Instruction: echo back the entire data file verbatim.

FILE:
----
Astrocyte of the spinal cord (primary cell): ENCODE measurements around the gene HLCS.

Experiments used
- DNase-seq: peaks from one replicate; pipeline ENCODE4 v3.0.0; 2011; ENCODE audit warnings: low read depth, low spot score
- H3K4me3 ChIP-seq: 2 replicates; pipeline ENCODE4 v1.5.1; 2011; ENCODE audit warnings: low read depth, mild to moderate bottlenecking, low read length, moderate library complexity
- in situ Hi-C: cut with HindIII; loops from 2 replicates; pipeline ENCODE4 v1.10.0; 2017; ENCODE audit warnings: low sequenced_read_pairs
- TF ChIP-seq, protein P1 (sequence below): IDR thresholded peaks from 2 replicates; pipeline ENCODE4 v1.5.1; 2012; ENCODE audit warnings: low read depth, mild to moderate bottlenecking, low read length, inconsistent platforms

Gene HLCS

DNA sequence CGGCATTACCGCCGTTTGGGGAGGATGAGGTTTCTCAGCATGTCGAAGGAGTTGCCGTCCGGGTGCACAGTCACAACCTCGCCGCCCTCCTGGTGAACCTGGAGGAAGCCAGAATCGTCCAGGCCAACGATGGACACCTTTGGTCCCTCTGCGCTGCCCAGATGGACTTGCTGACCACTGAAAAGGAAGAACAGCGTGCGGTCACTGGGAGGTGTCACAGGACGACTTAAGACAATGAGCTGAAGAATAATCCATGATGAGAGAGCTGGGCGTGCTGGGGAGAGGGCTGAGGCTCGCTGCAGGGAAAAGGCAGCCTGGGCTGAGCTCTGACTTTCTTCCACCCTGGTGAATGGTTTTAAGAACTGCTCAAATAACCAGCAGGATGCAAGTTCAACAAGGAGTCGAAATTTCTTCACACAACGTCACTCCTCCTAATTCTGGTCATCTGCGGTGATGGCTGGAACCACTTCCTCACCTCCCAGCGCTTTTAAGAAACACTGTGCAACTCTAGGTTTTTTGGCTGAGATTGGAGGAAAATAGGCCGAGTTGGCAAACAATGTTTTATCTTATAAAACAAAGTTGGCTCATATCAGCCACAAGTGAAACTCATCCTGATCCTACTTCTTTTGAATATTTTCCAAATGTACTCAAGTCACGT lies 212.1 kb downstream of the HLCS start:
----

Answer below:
Astrocyte of the spinal cord (primary cell): ENCODE measurements around the gene HLCS.

Experiments used
- DNase-seq: peaks from one replicate; pipeline ENCODE4 v3.0.0; 2011; ENCODE audit warnings: low read depth, low spot score
- H3K4me3 ChIP-seq: 2 replicates; pipeline ENCODE4 v1.5.1; 2011; ENCODE audit warnings: low read depth, mild to moderate bottlenecking, low read length, moderate library complexity
- in situ Hi-C: cut with HindIII; loops from 2 replicates; pipeline ENCODE4 v1.10.0; 2017; ENCODE audit warnings: low sequenced_read_pairs
- TF ChIP-seq, protein P1 (sequence below): IDR thresholded peaks from 2 replicates; pipeline ENCODE4 v1.5.1; 2012; ENCODE audit warnings: low read depth, mild to moderate bottlenecking, low read length, inconsistent platforms

Gene HLCS

DNA sequence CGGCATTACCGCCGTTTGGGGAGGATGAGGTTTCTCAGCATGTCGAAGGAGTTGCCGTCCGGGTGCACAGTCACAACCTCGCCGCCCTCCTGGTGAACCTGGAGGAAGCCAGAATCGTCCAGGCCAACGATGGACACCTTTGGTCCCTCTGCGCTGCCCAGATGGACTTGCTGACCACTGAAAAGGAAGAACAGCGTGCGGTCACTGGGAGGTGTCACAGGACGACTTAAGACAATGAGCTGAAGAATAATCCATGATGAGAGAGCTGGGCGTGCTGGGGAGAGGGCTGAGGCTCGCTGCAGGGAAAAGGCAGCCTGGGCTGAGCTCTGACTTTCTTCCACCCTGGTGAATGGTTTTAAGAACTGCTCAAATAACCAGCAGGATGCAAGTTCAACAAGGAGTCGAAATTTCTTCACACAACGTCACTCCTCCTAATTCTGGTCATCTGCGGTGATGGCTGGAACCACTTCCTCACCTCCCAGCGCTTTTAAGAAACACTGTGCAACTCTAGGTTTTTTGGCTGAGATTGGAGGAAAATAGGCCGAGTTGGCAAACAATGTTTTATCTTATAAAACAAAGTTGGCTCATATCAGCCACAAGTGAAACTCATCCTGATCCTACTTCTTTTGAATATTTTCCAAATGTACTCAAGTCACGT lies 212.1 kb downstream of the HLCS start: